Dances of Punjab
Punjab is a very rich state in terms of the types and number of folk dances that can be found here. It has many different varieties of folk dances, among which the most famous and popular are Bhangra and Giddha. These days, not to miss out of a good thing, many non-Punjabis are also getting into the spirit and fun of Punjab's folk dances, as you occasionally see a European, African or Chinese face in various Bhangra competitions. These non-Punjabis have simply made Punjabi dance a part of their own local culture.
The exuberance and vitality of the people of Punjab are vigorously displayed in their folk dances. The moves are full of expression, gestures, vocal remarks, subtleties of motion and uninhibited freedom – it is a dance from the heart! With the drum beat or to the tune of some other instrument of folk music, the energetic feet of the people of Punjab are spontaneously set to give in to inhibition and give instant birth to a folk dance - an expression of the triumphant soul; an outburst of emotions; a sudden release of energy. The dances of Punjab are the clear depiction of the energy and enthusiasm of the lively youth of Punjab. Punjab's folk dances are replete with foreign influences. It is only in Punjab where there is no common dance for men and women.
|Dances of Punjab and beyond|
Below are a list of all the most known folk dances of Punjab:
Originally, Punjabis performed Bhangra to celebrate the success of the harvest. Now people perform Bhangra at wedding parties, receptions, birthdays, competitions, and other happy occasions. On the day of Baisakhi, April 13, many farmers, engineers, teachers, shop owners, and other sorts of people perform Bhangra. In the villages, with large drums, called dhols, people circle round and round leaping and laughing. Persons of all types of social classes perform Bhangra together. Even the elders occasionally join the young to celebrate and dance Bhangra.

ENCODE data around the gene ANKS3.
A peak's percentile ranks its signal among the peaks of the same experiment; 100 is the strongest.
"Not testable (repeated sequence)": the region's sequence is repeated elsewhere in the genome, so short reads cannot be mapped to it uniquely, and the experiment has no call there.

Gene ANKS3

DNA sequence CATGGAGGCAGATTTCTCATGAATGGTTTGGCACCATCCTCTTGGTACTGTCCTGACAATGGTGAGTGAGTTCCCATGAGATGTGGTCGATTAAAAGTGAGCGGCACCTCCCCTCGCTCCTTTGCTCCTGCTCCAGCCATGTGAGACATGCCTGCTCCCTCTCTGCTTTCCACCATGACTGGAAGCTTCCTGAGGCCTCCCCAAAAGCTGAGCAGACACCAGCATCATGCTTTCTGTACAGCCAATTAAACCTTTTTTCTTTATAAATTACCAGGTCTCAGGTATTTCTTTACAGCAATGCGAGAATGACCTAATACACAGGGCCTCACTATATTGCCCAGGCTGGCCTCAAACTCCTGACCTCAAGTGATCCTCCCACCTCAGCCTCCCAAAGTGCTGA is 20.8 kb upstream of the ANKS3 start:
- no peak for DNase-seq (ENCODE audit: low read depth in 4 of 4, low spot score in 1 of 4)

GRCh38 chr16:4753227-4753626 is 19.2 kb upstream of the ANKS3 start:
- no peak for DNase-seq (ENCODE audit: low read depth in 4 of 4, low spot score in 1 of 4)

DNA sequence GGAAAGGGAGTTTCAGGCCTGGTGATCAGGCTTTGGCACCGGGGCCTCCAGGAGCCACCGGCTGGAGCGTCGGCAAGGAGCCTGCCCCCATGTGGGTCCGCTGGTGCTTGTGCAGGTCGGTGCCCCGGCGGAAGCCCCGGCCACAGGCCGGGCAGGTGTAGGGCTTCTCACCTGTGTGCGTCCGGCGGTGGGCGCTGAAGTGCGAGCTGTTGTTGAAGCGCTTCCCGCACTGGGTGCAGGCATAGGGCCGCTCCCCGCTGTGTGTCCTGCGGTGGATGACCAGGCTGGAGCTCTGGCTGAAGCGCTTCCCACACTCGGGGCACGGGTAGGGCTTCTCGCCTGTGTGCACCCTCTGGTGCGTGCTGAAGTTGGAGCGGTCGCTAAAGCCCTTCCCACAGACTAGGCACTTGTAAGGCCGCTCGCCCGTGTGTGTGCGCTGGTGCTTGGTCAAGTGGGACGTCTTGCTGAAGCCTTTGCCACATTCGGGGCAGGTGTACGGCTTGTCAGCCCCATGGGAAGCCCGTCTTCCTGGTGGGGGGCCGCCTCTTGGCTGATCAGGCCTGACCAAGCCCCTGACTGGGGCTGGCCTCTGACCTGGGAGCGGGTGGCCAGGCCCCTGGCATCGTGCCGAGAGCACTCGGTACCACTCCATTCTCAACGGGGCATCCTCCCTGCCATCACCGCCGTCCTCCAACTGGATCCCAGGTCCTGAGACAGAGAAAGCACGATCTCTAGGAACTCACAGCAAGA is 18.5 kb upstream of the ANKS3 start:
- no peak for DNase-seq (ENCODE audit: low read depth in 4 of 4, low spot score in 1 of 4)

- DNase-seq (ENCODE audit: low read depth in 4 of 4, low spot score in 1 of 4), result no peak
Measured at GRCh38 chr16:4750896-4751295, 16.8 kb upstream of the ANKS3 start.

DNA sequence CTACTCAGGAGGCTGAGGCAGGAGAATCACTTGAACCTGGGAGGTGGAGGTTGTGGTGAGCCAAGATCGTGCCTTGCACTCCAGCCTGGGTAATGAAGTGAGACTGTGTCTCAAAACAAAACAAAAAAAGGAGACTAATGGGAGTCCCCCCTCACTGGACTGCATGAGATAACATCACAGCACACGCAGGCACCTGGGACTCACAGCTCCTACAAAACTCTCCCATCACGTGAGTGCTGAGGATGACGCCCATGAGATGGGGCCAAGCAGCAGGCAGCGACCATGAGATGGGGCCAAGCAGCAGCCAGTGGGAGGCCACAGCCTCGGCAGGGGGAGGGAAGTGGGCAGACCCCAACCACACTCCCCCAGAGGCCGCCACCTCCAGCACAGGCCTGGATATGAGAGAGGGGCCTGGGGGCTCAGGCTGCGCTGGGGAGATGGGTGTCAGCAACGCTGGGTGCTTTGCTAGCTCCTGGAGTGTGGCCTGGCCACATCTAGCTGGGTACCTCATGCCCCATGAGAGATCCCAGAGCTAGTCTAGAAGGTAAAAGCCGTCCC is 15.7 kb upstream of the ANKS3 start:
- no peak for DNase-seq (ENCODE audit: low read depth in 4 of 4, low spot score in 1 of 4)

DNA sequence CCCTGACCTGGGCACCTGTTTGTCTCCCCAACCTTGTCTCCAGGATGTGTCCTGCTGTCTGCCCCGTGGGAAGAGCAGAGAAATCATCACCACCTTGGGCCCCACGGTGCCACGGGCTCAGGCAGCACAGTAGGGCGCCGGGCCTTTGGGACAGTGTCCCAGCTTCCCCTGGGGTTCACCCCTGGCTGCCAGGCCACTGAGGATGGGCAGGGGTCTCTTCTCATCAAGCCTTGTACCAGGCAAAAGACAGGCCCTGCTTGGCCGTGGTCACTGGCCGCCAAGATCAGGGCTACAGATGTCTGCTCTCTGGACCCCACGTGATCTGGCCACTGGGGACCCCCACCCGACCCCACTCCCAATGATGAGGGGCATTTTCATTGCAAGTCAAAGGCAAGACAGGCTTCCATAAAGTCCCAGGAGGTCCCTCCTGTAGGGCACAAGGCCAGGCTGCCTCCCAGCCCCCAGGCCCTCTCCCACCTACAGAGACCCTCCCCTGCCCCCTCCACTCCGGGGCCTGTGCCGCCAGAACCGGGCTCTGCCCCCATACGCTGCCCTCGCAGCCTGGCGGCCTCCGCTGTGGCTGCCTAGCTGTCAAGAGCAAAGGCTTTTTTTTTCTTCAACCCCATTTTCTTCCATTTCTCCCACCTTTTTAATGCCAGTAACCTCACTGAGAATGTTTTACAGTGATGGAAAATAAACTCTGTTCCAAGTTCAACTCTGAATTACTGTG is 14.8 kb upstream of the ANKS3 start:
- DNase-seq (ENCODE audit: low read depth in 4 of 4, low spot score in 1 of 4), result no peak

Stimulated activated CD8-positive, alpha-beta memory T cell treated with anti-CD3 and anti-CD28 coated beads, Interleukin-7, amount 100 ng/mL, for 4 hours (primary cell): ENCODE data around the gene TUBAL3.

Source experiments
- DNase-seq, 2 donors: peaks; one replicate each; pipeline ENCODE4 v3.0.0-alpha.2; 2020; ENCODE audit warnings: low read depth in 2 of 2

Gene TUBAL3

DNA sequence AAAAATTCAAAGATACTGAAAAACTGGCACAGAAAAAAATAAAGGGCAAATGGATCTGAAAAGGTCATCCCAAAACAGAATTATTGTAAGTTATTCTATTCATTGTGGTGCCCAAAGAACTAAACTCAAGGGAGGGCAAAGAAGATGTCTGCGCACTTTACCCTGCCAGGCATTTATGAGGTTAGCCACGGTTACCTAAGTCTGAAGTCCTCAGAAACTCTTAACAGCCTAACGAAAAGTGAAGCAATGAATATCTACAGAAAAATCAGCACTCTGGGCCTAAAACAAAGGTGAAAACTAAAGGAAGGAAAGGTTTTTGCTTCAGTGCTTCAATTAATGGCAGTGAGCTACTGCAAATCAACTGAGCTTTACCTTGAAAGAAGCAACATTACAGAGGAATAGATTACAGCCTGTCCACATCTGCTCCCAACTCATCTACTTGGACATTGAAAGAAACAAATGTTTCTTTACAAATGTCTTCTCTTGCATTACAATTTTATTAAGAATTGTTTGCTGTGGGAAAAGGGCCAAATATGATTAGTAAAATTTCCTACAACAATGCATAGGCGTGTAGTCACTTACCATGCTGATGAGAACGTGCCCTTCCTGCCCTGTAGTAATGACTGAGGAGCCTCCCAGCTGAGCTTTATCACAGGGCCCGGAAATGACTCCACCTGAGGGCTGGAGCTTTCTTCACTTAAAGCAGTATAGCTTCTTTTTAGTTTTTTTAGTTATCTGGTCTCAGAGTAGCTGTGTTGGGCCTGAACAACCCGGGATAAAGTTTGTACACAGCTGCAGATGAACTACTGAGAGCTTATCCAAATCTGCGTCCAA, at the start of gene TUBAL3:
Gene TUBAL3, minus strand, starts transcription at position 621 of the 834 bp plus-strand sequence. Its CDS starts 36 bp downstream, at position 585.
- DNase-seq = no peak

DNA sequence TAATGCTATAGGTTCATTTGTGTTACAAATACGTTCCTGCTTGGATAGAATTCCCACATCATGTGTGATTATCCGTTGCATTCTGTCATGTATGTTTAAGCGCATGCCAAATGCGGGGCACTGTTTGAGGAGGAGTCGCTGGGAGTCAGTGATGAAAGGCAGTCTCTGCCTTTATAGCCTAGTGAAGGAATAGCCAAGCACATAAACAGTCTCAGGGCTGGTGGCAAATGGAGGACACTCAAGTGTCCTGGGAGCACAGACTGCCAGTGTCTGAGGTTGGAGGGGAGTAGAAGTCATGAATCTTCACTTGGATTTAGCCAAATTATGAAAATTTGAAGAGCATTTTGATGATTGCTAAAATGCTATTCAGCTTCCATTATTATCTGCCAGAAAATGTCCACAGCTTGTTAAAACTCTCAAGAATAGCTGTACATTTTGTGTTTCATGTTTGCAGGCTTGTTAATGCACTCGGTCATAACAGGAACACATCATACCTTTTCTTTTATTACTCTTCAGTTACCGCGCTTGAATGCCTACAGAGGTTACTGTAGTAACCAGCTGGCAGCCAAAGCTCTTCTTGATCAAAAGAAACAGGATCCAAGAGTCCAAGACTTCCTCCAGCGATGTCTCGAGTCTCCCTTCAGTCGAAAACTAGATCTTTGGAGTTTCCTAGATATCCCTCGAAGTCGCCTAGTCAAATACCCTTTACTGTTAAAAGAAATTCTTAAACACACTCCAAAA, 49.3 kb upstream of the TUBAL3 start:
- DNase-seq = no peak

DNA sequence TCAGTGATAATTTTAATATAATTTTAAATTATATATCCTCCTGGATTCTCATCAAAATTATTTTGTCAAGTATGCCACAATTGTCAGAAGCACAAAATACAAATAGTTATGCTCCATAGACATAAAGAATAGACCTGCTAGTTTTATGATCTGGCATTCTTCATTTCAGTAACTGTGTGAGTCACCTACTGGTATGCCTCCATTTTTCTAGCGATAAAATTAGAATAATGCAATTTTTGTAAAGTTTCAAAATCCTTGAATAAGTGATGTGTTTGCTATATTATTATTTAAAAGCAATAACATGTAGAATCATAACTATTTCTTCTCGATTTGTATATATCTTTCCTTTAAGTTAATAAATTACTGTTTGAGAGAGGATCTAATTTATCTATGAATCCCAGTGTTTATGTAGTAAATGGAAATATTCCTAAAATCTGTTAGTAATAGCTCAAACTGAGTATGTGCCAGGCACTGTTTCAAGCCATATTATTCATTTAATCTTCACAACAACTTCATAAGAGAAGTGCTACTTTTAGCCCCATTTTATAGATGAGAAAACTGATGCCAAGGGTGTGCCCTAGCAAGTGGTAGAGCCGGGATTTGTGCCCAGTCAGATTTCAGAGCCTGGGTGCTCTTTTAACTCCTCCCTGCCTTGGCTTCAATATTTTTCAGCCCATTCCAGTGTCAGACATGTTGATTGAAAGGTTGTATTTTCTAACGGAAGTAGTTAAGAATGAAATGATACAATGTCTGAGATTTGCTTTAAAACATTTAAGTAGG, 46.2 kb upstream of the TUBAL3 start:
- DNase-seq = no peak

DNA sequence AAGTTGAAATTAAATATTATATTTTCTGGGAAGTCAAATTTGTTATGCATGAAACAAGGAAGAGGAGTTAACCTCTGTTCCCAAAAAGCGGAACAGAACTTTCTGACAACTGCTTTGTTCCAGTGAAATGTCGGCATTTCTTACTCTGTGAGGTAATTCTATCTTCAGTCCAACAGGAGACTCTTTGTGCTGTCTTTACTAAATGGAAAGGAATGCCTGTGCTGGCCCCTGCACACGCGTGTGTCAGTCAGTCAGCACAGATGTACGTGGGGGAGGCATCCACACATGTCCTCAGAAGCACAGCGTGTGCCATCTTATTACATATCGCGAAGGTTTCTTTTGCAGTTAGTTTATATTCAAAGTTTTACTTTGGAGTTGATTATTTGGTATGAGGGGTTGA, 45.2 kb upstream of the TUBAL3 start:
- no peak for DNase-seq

Giddha Giddha is Punjab's most famous folk dance for women. In Giddha, the women enact verses called bolis, folk poetry, and dance. The subject matter of these bolis include everything from arguments with the father-in-law to political affairs. The dance rhythm is set by the dhols and the distinctive hand claps of the dancers. These days, people associate Giddha with Bhangra.
This dance, originally from Sandalbar (now in Pakistan), is very much a part of Punjab's folk heritage. It is a graceful dance based on a Jhumar rhythm. Dancers circle around the drummer and sing graceful lyrics as they dance.
Luddi This is a victory dance where people do special movements of their heads. The costume is a simple loose shirt. The dancers put one hand on their backs and the other hand in front of their faces. The body movement is sinuous, snake-like. There is also a drummer in the center of the dance.
Also called the Gatka dance, this is a dance of celebration. Two men, each holding colorful staves, in rhythm with the drums dance round each other and tap their sticks together. This dance is often part of marriage celebrations.
Julli Muslim holymen, called pirs, perform this dance. Generally they dance in their hermitages (khangahs). People perform the dance while sitting. Sometimes they dance around the preceptor's grave. Normally the dancer wears black.
Sammi Traditionally women of the Sandalbar region, now in Pakistan, perform Sammi. The dancers dress in bright coloured kurtas and full flowing skirts called lengas. A particular silver hair ornament is associated with this dance.
Dhamal Similar to bhangra, men dance in a circle.
Jaago Literally Jaago means wake up! When there is a marriage in the house, girls dance through the village streets carrying a pot (gaggar) decorated with lightened candles and sing Jaagu songs. The themes of the songs are social and usually a bit of teasing, often aimed at elders, goes with the song.
Women perform this dance in pairs. They cross their arms, hold each other's hands and whirl around singing folk songs. Sometimes four girls join hands to perform this dance.
Gatka Gatka is a Sikh martial art in which people use swords, sticks, and daggers. People believe that Guru Hargobind Sahib started the art of Gatka after the martyrdom of fifth Sikh Guru, Guru Arjan Dev. Wherever there is a large Khalsa Sikh population, there will be Gatka participants, which can consist of small children and adults. These participants usually perform Gatka on special holidays such as Baisakhi and Gurpurb.
|Dances of Punjab and beyond|